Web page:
When Kyle de Lima and myself first got involved with environmental activism, at the time with Trini Eco Warriors, we said in an interview that we weren’t doing anything different in our lives, except we now “refuse to look the other way.” With all the lawlessness and fear in T&T the criminals expect us to look the other way to avoid trouble. But we can’t do that anymore if we want to save T&T. The lion rules by separating weak individuals from the herd, but if the herd sticks together it can easily kill the lion.
There’s a very considerable fine for illegal quarrying. It’s $500,000 and five years imprisonment for a first offence and $700,000 and seven years imprisonment the second time around. It’s time we see some illegal quarry owners charged and convicted, and ask the police why they do not act against these criminals operating in broad daylight.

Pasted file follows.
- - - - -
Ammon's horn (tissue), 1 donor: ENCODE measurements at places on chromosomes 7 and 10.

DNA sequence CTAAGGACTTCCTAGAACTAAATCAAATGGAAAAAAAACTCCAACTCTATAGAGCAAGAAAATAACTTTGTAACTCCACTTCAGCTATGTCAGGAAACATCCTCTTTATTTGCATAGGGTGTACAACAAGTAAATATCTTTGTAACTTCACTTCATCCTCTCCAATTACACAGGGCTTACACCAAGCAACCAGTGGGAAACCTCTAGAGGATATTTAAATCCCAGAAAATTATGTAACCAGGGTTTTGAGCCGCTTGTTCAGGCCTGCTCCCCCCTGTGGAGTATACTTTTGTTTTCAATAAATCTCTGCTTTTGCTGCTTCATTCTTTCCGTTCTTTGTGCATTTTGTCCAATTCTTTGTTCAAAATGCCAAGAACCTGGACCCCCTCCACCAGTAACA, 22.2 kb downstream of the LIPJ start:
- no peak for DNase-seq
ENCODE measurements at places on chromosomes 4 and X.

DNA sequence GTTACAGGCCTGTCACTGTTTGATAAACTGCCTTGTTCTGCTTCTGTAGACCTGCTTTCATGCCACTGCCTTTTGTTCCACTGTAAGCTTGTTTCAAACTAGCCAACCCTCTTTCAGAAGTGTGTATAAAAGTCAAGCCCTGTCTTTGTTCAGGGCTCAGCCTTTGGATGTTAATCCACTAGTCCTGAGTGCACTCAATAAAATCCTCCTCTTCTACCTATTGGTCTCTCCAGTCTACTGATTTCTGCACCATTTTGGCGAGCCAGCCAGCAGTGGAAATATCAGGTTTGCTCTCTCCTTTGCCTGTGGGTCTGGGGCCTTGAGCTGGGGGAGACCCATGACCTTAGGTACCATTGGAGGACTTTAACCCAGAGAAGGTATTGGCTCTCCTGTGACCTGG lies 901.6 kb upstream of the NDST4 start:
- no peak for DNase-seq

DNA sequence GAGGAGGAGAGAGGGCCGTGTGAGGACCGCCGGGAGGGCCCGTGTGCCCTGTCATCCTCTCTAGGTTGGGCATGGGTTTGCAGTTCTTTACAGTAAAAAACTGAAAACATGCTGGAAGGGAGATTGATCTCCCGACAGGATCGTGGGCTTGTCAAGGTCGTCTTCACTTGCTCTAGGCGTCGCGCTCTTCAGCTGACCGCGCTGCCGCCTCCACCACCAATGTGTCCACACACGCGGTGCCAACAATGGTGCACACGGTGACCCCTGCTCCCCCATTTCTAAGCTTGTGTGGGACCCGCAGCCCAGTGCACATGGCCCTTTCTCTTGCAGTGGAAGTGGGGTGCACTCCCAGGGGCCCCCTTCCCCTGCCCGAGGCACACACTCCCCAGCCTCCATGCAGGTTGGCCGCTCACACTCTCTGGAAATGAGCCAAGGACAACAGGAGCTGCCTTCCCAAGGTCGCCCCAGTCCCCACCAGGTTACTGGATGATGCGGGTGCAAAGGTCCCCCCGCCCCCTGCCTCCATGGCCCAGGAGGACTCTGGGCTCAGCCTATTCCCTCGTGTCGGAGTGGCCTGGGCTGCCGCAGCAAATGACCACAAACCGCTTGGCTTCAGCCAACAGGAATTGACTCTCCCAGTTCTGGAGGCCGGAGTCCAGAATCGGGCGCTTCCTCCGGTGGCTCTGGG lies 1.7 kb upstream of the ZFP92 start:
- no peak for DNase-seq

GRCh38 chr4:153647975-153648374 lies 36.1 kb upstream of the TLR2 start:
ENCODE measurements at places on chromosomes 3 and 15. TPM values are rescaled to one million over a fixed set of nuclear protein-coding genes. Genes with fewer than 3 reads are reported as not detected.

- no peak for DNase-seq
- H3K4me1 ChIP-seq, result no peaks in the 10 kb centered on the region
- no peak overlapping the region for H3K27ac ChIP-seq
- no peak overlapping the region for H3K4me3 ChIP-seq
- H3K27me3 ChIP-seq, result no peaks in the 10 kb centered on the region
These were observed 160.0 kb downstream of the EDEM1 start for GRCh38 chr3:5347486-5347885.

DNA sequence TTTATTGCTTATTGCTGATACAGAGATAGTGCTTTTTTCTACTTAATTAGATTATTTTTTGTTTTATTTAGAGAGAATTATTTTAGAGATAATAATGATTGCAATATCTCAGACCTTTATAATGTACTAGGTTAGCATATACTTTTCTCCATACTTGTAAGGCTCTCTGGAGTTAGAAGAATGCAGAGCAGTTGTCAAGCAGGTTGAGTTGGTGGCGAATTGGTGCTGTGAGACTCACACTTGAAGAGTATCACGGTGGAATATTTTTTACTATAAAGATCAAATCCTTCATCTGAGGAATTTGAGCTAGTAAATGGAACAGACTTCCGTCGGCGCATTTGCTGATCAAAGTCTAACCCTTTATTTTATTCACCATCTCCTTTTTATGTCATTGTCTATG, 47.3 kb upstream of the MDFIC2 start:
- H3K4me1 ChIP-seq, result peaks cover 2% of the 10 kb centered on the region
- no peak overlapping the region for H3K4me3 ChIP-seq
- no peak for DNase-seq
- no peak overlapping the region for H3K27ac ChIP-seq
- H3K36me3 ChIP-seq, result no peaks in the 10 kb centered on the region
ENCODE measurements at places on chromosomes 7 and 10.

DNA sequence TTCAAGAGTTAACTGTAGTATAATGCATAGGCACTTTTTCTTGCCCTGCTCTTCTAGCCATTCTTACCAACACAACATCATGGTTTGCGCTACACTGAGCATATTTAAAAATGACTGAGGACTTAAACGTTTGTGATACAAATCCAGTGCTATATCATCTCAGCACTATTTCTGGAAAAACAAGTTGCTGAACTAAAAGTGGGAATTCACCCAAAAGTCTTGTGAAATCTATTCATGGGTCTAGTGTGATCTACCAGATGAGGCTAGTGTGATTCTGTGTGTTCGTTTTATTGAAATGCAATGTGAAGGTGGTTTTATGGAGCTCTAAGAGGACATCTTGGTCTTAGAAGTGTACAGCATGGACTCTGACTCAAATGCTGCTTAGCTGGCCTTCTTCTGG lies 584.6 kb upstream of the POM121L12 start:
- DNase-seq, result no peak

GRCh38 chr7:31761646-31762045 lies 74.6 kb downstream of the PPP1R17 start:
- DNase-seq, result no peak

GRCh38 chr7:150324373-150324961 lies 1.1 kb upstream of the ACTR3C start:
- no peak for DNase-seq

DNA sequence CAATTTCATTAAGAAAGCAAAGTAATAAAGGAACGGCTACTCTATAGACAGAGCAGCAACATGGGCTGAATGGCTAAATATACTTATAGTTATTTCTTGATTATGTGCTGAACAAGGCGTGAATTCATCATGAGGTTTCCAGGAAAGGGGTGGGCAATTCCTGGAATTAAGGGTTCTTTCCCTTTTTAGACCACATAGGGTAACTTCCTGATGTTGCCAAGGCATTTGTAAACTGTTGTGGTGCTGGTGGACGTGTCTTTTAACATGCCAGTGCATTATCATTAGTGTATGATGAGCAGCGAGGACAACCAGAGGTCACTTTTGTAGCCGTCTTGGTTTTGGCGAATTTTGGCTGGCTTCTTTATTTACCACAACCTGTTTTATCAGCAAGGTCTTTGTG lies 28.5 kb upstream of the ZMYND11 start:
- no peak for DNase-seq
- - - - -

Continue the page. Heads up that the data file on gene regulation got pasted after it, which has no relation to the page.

If there’s one breed of environmental criminals that deserve special caution, it’s the illegal quarry gangs. There’s just too much money on the table. There are reports of people who have spoken out against the illegal quarry trade being killed. I have had veiled death threats issued to me by illegal quarry owners. It’s scary but if we don’t stand up for this, then we don’t stand for anything at all.
The Tobago House of Assembly on Friday passed a motion to phase out polystyrene foam products on the island at its plenary sitting.
The motion, which was moved by Infrastructure Secretary, Kwesi Des Vignes, surrounded preserving Tobago’s environmental integrity through the phasing out of the importation, production and use of polystyrene foam products and the promotion of alternative products.
“We have to save our planet (Tobago) from ourselves...for ourselves and for our future,” was the central statement by Secretary Des Vignes, as he delivered the introduction at the second plenary sitting 2017.
Des Vignes said that there was need to rethink how the environment is treated and the habits that inform local consumption and disposal.